In his recent post on ERE, Kevin Wheeler suggests interviews may be a waste of time. He poked the nest and stirred up some good interaction. He also suggests that the use of more objective methods, such as simulations for pre-employment testing can improve the candidate evaluation process.
At the end of the day, the hiring decision is an act of personal judgment. The interview plays a big role in supporting that decision. And suggesting that companies abandon the interview will fall on deaf ears. However, the bigger question is what methods and criteria are used to determine who to interview. With high applicant to hire ratios, getting to the best candidates, the ones worth investing the high cost of interviewing, is a place to put some considerable focus.
A note about the gap between interviewing concepts and practices. I conducted a survey with SHRM and in 2006 published a white paper The Use of Objective Candidate Evaluation Methods. (Non-SHRM members may write to me for a copy).
Here are some stats:
55% of respondents stated they use behavioral interviews that are based upon questions prepared in advance. 40% of respondents stated they do not conduct interviews with prepared questions. Kevin most certainly has his editorial comments pointed at this group.
When I explored further and asked who uses behaviorally anchored rating scales and numeric summary of interview outcomes. Only 24% of respondents stated they use of this known best practice.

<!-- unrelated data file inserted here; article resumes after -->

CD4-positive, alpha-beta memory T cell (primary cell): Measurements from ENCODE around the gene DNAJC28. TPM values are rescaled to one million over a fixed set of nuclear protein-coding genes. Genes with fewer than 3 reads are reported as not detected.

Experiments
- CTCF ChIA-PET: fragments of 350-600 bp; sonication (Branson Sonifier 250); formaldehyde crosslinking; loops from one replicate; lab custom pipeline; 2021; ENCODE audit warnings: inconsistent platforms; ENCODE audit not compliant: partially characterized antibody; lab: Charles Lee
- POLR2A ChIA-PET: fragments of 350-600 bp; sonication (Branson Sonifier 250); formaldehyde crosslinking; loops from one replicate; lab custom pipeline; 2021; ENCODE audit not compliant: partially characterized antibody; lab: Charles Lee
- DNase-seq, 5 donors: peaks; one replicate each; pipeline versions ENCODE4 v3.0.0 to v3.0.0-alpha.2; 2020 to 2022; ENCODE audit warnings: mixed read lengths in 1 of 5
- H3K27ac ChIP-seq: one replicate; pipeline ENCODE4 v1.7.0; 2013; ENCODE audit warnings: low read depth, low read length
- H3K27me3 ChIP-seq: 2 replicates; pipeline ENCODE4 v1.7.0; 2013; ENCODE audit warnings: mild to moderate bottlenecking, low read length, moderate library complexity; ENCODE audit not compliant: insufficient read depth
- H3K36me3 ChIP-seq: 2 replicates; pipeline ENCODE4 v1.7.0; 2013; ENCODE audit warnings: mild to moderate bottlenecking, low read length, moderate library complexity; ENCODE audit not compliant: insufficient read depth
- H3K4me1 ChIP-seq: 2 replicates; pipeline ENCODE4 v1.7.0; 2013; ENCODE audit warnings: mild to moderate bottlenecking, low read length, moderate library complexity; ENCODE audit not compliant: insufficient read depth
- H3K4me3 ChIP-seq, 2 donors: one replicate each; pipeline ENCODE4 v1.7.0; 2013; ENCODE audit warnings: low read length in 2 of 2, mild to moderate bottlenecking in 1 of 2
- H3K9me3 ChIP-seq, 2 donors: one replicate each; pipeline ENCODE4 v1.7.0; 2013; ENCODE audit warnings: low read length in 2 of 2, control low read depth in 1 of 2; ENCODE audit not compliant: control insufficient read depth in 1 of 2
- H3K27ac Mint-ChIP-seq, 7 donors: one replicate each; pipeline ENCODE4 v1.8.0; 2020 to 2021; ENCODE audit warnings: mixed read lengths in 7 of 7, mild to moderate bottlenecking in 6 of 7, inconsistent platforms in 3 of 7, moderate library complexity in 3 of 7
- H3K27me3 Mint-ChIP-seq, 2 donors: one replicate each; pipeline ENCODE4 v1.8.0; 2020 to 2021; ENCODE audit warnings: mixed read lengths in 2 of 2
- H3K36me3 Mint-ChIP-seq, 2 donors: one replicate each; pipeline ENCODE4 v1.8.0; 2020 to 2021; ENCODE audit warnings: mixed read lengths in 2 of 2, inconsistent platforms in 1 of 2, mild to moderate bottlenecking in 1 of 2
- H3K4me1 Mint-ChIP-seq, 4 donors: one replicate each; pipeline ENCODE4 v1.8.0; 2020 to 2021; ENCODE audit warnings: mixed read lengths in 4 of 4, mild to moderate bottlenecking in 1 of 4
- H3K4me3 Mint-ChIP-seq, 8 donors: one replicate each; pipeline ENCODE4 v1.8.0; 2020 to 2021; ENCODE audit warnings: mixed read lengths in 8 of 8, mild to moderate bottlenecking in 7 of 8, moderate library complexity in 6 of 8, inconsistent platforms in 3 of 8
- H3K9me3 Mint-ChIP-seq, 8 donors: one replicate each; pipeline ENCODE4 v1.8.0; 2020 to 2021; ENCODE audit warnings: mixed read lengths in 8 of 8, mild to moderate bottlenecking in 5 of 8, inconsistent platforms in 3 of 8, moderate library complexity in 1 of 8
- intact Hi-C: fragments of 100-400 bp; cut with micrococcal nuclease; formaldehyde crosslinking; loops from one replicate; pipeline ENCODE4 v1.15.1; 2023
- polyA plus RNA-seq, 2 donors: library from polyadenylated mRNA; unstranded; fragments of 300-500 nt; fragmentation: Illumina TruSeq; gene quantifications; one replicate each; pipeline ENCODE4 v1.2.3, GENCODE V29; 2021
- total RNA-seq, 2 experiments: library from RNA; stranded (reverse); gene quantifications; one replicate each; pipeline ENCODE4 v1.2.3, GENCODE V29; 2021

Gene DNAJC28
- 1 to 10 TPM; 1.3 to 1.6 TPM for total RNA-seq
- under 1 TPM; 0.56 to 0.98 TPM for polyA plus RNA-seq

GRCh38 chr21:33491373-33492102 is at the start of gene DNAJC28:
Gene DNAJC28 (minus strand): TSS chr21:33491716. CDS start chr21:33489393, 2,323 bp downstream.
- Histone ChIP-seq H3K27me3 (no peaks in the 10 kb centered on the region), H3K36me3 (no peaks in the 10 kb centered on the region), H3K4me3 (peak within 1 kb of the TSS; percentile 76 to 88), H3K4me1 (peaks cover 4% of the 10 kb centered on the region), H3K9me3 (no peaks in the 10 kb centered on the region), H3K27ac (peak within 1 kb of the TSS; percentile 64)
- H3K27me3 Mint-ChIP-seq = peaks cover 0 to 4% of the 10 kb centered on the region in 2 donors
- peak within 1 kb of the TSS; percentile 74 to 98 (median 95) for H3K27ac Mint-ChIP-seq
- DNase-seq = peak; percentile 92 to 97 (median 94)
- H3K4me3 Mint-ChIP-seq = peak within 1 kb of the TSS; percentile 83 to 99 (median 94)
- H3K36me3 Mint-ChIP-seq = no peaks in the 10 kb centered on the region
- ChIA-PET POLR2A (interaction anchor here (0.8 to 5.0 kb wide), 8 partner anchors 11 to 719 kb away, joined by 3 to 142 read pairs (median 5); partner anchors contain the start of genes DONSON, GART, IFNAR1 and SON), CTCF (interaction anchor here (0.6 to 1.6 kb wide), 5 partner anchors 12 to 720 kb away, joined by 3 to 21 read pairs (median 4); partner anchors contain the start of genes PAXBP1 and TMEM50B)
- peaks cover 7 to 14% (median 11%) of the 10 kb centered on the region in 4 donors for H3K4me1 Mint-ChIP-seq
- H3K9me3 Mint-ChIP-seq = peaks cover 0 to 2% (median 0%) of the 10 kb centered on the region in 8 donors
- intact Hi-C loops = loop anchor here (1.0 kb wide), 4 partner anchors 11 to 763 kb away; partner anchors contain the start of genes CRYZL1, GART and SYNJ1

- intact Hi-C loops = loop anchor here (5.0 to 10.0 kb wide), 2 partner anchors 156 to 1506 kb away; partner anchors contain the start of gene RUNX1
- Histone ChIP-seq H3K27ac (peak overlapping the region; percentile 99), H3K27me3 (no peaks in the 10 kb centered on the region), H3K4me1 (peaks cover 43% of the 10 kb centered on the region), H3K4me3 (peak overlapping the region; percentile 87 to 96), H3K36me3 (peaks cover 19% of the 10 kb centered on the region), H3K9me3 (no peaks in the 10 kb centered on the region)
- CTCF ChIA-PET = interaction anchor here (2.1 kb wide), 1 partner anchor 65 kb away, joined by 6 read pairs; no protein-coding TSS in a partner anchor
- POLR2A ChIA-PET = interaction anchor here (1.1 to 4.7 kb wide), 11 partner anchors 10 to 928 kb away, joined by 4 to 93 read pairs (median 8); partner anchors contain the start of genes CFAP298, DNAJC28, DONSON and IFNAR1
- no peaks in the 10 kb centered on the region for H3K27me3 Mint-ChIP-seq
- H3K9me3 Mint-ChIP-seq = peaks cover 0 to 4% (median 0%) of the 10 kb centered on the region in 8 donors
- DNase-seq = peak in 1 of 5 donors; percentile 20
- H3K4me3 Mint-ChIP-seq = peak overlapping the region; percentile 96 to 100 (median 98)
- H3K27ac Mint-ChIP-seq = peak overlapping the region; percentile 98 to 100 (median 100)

Another way to look at it is this:
- Every company interviews (bold assertion) in their candidate evaluation process.
- 40% of companies begin with no preparation for what they want to learn.
- 76% of companies have no structured way to evaluate what they hear.
Kevin’s bigger point is that there are better ways to learn more objective information about a candidate. And thanks to Tom Janz for the reference to the Virtual Job Tryout as one example. At issue here is the professional/technical capabilities of practitioners in talent attraction and selection roles and their ability and desire to build rigor, selection science, and discipline into their practice. Kevin is inviting a shift to more thoughtfully developed and objective methods for candidate evaluation. When your process obtains better candidate data, you may be able to make better decisions.